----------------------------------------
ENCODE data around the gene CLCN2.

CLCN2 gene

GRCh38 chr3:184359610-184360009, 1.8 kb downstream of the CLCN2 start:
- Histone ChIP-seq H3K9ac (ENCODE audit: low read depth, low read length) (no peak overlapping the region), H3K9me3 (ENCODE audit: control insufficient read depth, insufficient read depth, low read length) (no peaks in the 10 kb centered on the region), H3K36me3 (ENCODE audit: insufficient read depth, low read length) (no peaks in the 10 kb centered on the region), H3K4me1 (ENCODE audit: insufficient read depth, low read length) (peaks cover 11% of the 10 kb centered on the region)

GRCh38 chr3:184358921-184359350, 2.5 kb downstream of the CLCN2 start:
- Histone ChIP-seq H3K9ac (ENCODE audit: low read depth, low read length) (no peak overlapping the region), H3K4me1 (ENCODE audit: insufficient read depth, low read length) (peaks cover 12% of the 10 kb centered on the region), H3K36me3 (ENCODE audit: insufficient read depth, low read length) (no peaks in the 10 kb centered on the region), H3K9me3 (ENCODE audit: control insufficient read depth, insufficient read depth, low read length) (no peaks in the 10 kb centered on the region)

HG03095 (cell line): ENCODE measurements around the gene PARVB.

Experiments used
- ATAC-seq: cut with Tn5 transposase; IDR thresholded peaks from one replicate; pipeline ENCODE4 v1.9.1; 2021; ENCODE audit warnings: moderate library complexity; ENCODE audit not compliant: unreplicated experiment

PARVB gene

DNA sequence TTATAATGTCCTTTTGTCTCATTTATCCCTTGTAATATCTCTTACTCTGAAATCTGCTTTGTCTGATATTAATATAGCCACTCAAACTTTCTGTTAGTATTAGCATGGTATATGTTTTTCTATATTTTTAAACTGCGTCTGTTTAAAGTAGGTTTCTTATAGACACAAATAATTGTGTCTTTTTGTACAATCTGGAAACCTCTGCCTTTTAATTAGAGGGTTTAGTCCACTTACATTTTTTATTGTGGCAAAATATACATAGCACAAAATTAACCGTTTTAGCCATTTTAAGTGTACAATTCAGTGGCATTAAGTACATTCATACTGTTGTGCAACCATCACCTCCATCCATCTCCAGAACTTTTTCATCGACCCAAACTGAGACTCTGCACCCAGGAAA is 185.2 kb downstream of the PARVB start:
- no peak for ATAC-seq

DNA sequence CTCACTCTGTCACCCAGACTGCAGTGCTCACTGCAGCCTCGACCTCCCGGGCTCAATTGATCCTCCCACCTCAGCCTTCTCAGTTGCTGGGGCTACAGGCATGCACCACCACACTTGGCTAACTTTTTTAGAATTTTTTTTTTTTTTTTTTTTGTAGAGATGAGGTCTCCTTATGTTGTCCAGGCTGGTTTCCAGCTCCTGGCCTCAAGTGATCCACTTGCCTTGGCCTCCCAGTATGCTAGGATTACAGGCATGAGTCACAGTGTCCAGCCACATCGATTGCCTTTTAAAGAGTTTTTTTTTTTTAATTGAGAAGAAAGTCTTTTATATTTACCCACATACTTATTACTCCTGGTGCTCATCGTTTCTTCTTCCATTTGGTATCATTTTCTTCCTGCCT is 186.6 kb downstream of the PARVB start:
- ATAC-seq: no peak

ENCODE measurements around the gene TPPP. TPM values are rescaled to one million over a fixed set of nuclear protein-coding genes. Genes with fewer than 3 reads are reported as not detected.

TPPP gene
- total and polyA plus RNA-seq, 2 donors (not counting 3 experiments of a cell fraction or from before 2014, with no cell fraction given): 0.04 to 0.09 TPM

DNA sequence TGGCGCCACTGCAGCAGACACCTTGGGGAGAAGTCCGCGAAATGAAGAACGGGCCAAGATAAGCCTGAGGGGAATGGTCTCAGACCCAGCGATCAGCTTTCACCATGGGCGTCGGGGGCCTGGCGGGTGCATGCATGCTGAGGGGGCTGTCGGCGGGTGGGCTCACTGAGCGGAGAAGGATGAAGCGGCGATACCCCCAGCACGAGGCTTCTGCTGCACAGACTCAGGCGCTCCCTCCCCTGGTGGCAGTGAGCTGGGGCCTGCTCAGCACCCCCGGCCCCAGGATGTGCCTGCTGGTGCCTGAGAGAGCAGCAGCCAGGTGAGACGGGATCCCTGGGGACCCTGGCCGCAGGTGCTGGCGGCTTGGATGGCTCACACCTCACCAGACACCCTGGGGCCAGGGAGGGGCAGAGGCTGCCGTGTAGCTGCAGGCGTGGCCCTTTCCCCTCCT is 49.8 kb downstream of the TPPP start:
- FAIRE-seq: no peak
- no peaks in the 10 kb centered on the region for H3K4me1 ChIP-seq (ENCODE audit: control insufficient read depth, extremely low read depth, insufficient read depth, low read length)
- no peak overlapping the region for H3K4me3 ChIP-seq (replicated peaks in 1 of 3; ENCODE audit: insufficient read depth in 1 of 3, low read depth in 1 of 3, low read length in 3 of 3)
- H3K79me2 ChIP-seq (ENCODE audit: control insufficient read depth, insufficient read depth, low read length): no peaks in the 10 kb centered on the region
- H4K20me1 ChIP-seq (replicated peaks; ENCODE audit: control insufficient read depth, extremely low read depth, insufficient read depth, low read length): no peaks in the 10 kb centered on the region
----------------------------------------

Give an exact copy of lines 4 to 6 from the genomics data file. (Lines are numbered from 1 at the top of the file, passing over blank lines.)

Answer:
- Histone ChIP-seq H3K9ac (ENCODE audit: low read depth, low read length) (no peak overlapping the region), H3K9me3 (ENCODE audit: control insufficient read depth, insufficient read depth, low read length) (no peaks in the 10 kb centered on the region), H3K36me3 (ENCODE audit: insufficient read depth, low read length) (no peaks in the 10 kb centered on the region), H3K4me1 (ENCODE audit: insufficient read depth, low read length) (peaks cover 11% of the 10 kb centered on the region)

GRCh38 chr3:184358921-184359350, 2.5 kb downstream of the CLCN2 start:
- Histone ChIP-seq H3K9ac (ENCODE audit: low read depth, low read length) (no peak overlapping the region), H3K4me1 (ENCODE audit: insufficient read depth, low read length) (peaks cover 12% of the 10 kb centered on the region), H3K36me3 (ENCODE audit: insufficient read depth, low read length) (no peaks in the 10 kb centered on the region), H3K9me3 (ENCODE audit: control insufficient read depth, insufficient read depth, low read length) (no peaks in the 10 kb centered on the region)